If you want to stretch your dollar without shrinking your appetite, you're in luck.
Fast food companies, looking for a way to attract budget-conscious customers and keep them spending, are increasingly offering more food for less money.
Jeffrey Davis, president of restaurant research firm Sandelman & Associates, said adding bigger, higher-quality sandwiches to dollar menus allows fast food restaurants to give people the premium sandwiches they want at a price they can afford.
But with commodity prices rising, lowering the prices of fast food sandwiches could squeeze margins, especially if it doesn't lead to better traffic and sales. The chains say the drawbacks don't outweigh the benefit of offering more value to customers dealing with rising prices and a weak economy.
Perhaps the most noticeable example of the more-food-for-less strategy is the appearance on more dollar menus of the double cheeseburger, long a staple of the regular menu and combination meals.
Unlike the value- and dollar-menu regulars, like a small order of fries or "junior" version of a larger burger, the double cheeseburger is a more marquee — and more expensive — choice at most fast food chains.
McDonald's Corp., ahead of the curve on the value menu front, is the exception. Its double cheeseburger has been on the dollar menu since its introduction in 2003 and is one of the chain's biggest sellers. McDonald's touted the "everyday appeal" of the dollar menu in its most recent sales report.
Now a version of the double cheeseburger is appearing on value and dollar menus at the chain's biggest competitors — Burger King Corp. and Wendy's International Inc.
"People are looking for premium items but there's also a push for value," Davis said. "They're giving you a little bit more for what you pay."
That's good news for diners like Shekia Scott, a Boston resident who was visiting New York recently. While lunching with friends at a Burger King near Penn Station in Manhattan, Scott said higher prices for food and gas were hurting her budget. But, she added, "the dollar menu's been a help."
Teenagers — big eaters long loyal to fast food — could also benefit from an expanded value menu, said Deutsche Bank economist Joe Lavorgna.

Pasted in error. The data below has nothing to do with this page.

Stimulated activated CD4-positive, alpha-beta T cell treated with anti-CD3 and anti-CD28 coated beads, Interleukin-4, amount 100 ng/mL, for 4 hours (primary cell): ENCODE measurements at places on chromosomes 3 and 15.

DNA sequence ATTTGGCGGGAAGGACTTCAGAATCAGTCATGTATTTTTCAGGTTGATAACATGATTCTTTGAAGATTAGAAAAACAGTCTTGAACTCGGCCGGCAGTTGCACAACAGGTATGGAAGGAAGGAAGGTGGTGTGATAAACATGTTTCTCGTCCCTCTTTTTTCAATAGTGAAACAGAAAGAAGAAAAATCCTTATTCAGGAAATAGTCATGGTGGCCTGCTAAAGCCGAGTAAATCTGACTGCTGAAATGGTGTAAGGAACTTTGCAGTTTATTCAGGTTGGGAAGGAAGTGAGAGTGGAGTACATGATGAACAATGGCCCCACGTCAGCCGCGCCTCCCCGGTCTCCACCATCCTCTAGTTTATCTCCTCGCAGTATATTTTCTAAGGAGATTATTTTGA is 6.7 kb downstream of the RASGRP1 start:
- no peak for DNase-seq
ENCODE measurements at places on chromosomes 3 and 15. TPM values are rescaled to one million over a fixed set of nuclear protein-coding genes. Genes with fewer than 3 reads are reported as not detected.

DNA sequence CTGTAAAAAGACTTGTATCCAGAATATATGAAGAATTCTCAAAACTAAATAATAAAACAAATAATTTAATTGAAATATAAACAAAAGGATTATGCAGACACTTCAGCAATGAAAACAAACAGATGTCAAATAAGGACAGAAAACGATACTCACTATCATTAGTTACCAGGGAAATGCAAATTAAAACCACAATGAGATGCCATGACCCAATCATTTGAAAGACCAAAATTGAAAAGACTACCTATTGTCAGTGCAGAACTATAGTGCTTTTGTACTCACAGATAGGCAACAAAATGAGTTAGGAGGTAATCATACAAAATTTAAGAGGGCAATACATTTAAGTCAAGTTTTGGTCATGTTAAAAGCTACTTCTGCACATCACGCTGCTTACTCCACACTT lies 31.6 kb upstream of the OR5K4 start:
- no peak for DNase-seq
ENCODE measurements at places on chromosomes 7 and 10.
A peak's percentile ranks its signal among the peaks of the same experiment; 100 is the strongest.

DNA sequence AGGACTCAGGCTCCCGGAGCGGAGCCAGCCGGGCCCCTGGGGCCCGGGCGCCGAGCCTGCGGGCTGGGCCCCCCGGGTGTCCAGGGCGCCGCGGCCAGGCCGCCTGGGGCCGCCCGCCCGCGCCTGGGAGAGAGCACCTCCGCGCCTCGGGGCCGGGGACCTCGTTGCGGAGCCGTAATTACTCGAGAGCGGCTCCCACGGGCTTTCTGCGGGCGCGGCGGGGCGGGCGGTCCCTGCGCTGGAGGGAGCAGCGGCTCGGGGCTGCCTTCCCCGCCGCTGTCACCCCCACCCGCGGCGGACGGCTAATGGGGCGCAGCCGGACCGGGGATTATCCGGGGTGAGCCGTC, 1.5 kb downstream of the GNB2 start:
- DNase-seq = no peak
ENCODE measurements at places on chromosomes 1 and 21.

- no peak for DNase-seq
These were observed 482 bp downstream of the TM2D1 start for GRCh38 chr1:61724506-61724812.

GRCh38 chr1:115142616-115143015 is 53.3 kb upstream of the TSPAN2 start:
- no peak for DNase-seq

"Teenagers are very sensitive to changes in gasoline prices," he said. "Typically what they have left over to spend, they will spend on fast food."
Burger King is now studying whether its new dollar double cheeseburger can bring that leftover change into the coffers. The chain is testing the sandwich in a few undisclosed markets. It usually sells for more than $2.
The chains contend they aren't interested in a low-price battle similar to the one waged in the 1990s. But current ad campaigns and promotions suggest the competition for cash-strapped customers will be heated.
"We wanted to better understand the power competitive advertising would mean to us in terms of traffic generation," said Russ Klein, president of global marketing, strategy and innovation at Burger King.
Klein said McDonald's success with its dollar double cheeseburger is a reason Burger King put one on its dollar menu. He noted, however, that the Burger King double cheeseburger is 30 percent bigger than the one at McDonald's. The comparison has been a central theme of the company's marketing campaign so far.
"We know we have a superiority claim," he said.
Wendy's International Inc. introduced a 99-cent double cheeseburger last month called the Stack Attack coinciding with a national advertising campaign.
The push toward offering more quantity for less money is extending beyond the burger chains. Yum Brands Inc.'s Mexican-style restaurant chain Taco Bell is promoting its Gordita Supreme product — one of the largest menu items — for 99 cents this month. It usually sells for more than $1.50.
And the privately held Quiznos sandwich chain launched a line of $2 small flatbread sandwiches called Sammies in November. The chain also offers a combo meal that comes with two Sammies, a medium drink and either chips, a side salad or a bowl of soup for $6.
Steve Provost, Quiznos' chief marketing officer, said the company was originally planning to launch the Sammies line this spring, but decided instead to debut them in November.
"We accelerated it primarily because of what we saw coming ahead with the economy," he said.
The Sammies are one of the few value choices that are lower calorie — all are under 300 calories. Although the other chains have introduced healthier menu items in the past few years, those rarely are part of the value or dollar menu.
CKE Restaurants Inc., which operates Carl's Jr. and Hardee's, isn't offering any 99-cent products. The company takes the opposite strategy with its pricing, counting on its big, premium sandwiches for "young hungry guys" to expand sales.
Chief Executive Andrew Puzder said value menus can result in a lowering of quality — something he's not willing to sacrifice.
"What can you sell for 99 cents? The bun?" he said.
Certainly, quality can suffer when prices drop. The last burger price cuts led to lower sales and quality and the chains say they learned their lesson. But with commodity costs rising, making lower-priced sandwiches without affecting quality isn't easy.
"The double cheeseburger for us is 4.4 ounces of beef," said Burger King's Klein, adding the Whopper Jr. — a mainstay of the chain's current value menu — has half that amount of meat. "So from a sheer cost of goods basis, it's pretty evident it would have a less attractive cost to goods proposition."